Thatcher's dad: mayor, preacher, groper

Alderman Roberts of Grantham liked to squeeze more than his sausages, reports Keith Nuthall

Alderman Alfred Roberts, revered father of Margaret Thatcher and inspirer of her Victorian values, sexually harassed young female assistants working in the grocer's shop where she grew up, according to the distinguished political biographer Professor Bernard Crick.

Writing in the satirical magazine Punch, the political theorist, commentator and biographer of George Orwell recounts claims from contemporaries of the one-time Methodist preacher, pillar of society and Mayor of Grantham, Lincolnshire, that he "was a notorious toucher-up".

The assaults supposedly took place about 60 years ago, behind the counter of the shop, next to the "splendid mahogany spice drawers with sparkling brass handles (and) large, black, lacquered tea canisters", recalled in her autobiography by Baroness Thatcher, whose decisive endorsement of William Hague as Conservative leader last week has renewed her influence with the Tory right.

"Older teachers," Professor Crick was told by a Grantham friend, "all remembered their difficulty in trying, good women, to steer girls away from taking jobs at his shop.

"They were frightened to hint at the real reason: for he was a figure of real power in the town."

Crick, emeritus professor of the University of London, said that he learnt of the allegations in the mid-1980s, when the then Prime Minister was promoting the Victorian values of thrift and self-reliance that she had admired in her Rotarian father.

Her comments made the left-wing academic realise that he held the seeds of a story that could damage the Conservatives. Before the 1987 general election, he said, he gave the story to a friendly Daily Mirror journalist, who then declined to alert his newsdesk, fearing the wrath of owner Robert Maxwell, should it create too much controversy.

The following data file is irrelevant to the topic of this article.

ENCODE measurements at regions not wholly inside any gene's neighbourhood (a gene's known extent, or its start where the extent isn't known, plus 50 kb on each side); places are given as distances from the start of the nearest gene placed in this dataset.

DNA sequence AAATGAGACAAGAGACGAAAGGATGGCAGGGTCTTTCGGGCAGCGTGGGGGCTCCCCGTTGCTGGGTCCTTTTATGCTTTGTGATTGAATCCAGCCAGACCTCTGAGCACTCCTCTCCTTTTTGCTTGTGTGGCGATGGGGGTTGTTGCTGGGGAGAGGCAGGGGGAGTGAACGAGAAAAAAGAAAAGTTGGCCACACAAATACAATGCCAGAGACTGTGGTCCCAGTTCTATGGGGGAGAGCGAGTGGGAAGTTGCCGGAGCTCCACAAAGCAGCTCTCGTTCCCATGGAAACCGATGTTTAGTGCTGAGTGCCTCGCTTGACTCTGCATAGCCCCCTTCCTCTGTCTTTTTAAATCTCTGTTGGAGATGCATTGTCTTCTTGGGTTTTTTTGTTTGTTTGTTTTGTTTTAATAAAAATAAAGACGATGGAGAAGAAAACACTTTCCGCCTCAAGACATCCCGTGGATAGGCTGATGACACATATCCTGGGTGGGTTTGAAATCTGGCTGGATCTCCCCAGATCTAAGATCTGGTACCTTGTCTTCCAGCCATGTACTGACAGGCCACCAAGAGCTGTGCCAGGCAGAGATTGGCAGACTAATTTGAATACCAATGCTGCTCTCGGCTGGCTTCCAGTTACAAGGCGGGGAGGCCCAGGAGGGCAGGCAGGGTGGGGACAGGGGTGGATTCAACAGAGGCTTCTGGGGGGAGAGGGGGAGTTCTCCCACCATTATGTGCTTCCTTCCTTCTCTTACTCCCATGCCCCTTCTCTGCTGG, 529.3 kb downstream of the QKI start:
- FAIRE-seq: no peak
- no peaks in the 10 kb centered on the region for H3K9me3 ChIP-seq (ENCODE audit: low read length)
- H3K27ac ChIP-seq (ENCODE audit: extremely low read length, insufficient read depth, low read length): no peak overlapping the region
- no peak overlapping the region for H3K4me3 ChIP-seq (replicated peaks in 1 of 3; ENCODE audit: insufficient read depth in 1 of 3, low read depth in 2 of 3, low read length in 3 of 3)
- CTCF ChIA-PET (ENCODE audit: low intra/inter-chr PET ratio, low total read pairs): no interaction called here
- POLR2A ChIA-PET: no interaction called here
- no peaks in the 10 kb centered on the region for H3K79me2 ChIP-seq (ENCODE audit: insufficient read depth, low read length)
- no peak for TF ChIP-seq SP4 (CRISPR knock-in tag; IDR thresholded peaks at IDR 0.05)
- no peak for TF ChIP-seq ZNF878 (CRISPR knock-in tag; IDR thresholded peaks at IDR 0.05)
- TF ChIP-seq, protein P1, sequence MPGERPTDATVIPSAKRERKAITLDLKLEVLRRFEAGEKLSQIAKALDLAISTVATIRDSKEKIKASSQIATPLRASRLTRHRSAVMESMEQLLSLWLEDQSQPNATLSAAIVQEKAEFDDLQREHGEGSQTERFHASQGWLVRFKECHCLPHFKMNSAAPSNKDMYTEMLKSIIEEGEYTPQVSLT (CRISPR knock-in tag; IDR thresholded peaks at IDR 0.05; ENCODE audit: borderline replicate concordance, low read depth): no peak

The story remained a secret until it appeared in Punch last week, although he had tried to persuade the magazine to publish it before this year's election.

Lady Thatcher's office said that the former Prime Minister had no comment.

However, although tales of her father's alleged sexual misconduct might not have been known nationally, they have been common currency in Grantham for years, it was clear last week.

Peter Hadlow, 76, lived next-door-but-one to the Robertses, and overheard many conversations about the scandal when working as an apprentice electrician. "Quite a broad spectrum of people said it. It was all over Grantham virtually," he said. "I would hear the boss talking about it. My ears were flapping - that sounds juicy, I thought.

"These stories were bandied about, and eventually you begin to believe there was some truth in them. But he was an Alderman and so that sort of thing got hushed up. It was a question of who do you believe - a teenage girl, or Mr Roberts?"

Mr Hadlow still lives in the same area of the town and added: "Funnily enough, when he gave up running the shop, he changed into a really nice bloke".

More significant still were the comments of a 74-year-old woman from Grantham, who told the Independent on Sunday that she had been molested on frequent occasions by Alderman Roberts, when she worked in his shop, aged just 15.

She said: "He was a bad one. He came round and put his arms around me, feeling my breasts. He used to put his tongue in my mouth.

"I got quite frightened. I didn't like it and I'd push him away. He'd say nothing and go, but then he would come back again. He used to chase other girls round the counter." She worked at the shop for six months until she told her parents what was happening. Her father told her she should not return.

The woman, who does not wish to be named, was then a chorister at the Methodist chapel where Alderman Roberts was a lay preacher. "One Sunday, I got up and walked out. I couldn't stand him standing up there and preaching," she said.

It was only then, when her parents challenged her to explain her behaviour, that she told them about the harassment she had suffered at the hands of the Alderman.

Professor Crick said that his piece was "written in the spirit of good- humoured satiric rage".

He said he had wanted it to be published before the general election. "I was so angry at the Conservative Party using all that family values stuff. To use it for political purposes is really quite off. It debases politics and in the end, you get caught out. It's a great offence to exploit and mythologise the past for political purposes."

Punch also sent a reporter to Grantham, who found pensioners willing to recount lurid tales about the grocer. One elderly resident claimed that she had two cousins working at the shop. "He was forever pinching their bums when they bent over - and looking up their skirts."

Journalist Richard Creasy wrote: "Memories of Alderman Alf raise a smirk amongst the pensioners who remember him far from fondly."